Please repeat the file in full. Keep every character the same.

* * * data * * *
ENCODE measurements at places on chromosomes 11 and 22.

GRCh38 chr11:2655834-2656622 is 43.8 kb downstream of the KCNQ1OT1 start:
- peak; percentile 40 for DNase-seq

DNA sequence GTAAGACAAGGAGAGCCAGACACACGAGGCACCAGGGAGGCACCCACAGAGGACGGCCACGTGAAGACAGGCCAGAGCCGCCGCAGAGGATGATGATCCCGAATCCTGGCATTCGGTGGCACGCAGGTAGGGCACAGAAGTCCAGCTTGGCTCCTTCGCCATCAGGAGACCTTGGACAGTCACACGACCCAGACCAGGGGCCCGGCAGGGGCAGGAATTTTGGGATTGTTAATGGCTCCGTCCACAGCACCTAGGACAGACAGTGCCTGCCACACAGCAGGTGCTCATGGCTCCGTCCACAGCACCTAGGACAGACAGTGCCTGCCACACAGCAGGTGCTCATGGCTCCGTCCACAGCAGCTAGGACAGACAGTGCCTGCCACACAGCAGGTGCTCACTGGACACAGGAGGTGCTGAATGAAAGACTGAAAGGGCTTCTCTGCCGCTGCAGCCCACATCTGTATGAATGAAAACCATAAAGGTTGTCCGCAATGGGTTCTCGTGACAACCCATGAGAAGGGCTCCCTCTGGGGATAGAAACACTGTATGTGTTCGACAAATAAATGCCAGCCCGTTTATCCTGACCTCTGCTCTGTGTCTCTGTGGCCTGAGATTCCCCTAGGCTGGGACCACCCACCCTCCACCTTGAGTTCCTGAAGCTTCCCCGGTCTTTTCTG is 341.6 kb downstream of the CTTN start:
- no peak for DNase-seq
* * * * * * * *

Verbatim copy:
ENCODE measurements at places on chromosomes 11 and 22.

GRCh38 chr11:2655834-2656622 is 43.8 kb downstream of the KCNQ1OT1 start:
- peak; percentile 40 for DNase-seq

DNA sequence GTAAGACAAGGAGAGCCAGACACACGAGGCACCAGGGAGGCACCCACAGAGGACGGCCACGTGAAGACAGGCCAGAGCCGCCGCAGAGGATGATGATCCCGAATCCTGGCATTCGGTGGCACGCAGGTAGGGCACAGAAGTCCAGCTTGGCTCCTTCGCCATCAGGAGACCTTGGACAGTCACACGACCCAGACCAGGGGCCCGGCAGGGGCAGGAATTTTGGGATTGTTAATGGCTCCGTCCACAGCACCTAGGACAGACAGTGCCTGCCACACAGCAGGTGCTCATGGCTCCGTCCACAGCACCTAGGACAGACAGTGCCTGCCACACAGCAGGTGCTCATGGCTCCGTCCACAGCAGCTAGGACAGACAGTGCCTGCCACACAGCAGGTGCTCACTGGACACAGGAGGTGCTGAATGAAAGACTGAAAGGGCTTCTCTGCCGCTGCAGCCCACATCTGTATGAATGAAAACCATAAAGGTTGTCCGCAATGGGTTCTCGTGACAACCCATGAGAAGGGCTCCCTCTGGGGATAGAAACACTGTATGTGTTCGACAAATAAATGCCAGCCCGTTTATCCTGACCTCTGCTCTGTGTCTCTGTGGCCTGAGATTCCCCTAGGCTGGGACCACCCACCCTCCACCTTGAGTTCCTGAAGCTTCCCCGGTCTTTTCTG is 341.6 kb downstream of the CTTN start:
- no peak for DNase-seq